By Bill Meyer | Published June 2018
When free improvisation first flowered in the latter half of the 20th century, it was often characterized as non-idiomatic. This description distinguished the music from the omnipresent practice of improvising within the context of an idiom. But it quickly became problematic, as it became clear that a community of players improvising outside the mandates of genre had created another one with its own proscriptions and practices. Guitarist Sandy Ewen and drummer Weasel Walter know that history, and plenty of others besides.
In addition to improvising in her old hometown of Houston, as well as her current base in New York, Ewen has played rock music with Weird Weeds; Walter’s been playing rock, metal, punk, no wave and various free musics for decades. And the two have a shared history of their own, having recorded twice before with bassist Damon Smith. Combine those collective pasts with nonpareil approaches to their instruments and you’ve got an idiom unto itself.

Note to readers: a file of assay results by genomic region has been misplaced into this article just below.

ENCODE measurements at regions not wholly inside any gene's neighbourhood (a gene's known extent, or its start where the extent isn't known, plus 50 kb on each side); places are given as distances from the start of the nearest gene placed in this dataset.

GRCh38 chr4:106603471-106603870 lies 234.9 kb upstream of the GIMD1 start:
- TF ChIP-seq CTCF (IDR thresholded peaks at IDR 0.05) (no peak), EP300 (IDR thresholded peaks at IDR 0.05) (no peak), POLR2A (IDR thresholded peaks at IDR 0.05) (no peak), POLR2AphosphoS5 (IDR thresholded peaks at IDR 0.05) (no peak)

Ewen sets her electric guitar in her lap and manipulates its strings and its body with bolts, rods, steel wool and lengths of chalk. Walter summons myriad timbres from a conventional drum kit, which he navigates with speed and precision, and muddies his clean attack with cheap microphones, digital delays and a synthesizer. They don’t relate in terms of notes, chords and measurable meters, instead focusing on contrasting textures and densities of attack. Their collaboration yields plenty of visceral thrills, but becomes even more rewarding when they throttle back to devise exchanges of alien information in a language that is purely their own. It still makes perfect sense.
Idiomatic: (22:38); (23:43); (29:29). (75.55)
Personnel: Sandy Ewen, guitar; Weasel Walter, drums, live electronics.